This research project seeks to examine the political influence of the Protestant churches in Hong Kong. Specifically, this research will use Paul Djupe and Christopher Gilbert’s theory of religious influence on political behavior to investigate how the social context of the Protestant churches facilitates the development of socioreligious subcultures inside and outside formal church structures, and how the membership in these subculture units opens up organizational channels that build social networks and transmit political information, leading to enhanced rates of political participation. The subject of study is the 23 member churches/ denominations of the Hong Kong Christian Council, in which include 262 churches in Hong Kong. This study will use both survey and interview as research methods for a full test of the effects of the Protestant churches on the political behavior of their members. The research findings will provide a clearer understanding of the contributions of the Protestant churches to sustaining civil society in Hong Kong. The theoretical significance of this research project is that, it will explicate a theory of church-centered influences on political behavior based on contextual analysis, which will advance the study of religion and politics in Hong Kong. Regarding the practical significance, it will provide a specified model of how voluntary associations expose individuals to political information and norms, which will help us to understand how public opinion is formed and why people participate in politics.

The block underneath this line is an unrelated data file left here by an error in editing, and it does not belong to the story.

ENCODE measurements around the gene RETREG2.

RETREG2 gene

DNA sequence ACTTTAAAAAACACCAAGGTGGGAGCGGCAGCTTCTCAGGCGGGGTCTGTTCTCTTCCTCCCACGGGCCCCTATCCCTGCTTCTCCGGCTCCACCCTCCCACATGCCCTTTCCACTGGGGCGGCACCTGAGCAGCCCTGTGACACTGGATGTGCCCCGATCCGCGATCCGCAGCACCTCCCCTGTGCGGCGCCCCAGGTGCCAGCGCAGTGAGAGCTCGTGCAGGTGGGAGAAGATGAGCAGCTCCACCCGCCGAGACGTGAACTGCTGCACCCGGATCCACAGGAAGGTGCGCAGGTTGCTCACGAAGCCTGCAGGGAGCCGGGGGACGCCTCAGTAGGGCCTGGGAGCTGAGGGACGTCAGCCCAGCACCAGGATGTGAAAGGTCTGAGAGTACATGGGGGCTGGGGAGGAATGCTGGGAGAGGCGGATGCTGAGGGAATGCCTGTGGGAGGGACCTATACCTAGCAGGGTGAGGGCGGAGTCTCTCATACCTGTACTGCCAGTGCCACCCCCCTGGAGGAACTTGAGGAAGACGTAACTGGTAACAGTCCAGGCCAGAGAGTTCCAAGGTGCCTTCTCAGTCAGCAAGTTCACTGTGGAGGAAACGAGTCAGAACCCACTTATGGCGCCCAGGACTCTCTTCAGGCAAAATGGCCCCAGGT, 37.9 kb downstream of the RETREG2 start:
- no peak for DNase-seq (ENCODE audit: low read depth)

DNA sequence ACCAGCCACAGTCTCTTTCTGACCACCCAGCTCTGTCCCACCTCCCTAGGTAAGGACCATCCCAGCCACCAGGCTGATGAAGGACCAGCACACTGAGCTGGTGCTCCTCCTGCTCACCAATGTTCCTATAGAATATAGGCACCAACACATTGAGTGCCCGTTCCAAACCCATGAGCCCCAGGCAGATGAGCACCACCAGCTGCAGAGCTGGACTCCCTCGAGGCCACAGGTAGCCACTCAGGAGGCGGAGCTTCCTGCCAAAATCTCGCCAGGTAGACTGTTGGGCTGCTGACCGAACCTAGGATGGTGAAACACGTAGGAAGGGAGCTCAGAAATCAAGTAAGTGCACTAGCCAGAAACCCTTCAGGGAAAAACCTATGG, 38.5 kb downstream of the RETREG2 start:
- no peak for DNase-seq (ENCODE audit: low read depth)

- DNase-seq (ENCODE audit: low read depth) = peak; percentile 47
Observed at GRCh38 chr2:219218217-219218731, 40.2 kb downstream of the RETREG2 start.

|Effective start/end date||1/12/13 → 31/05/16|
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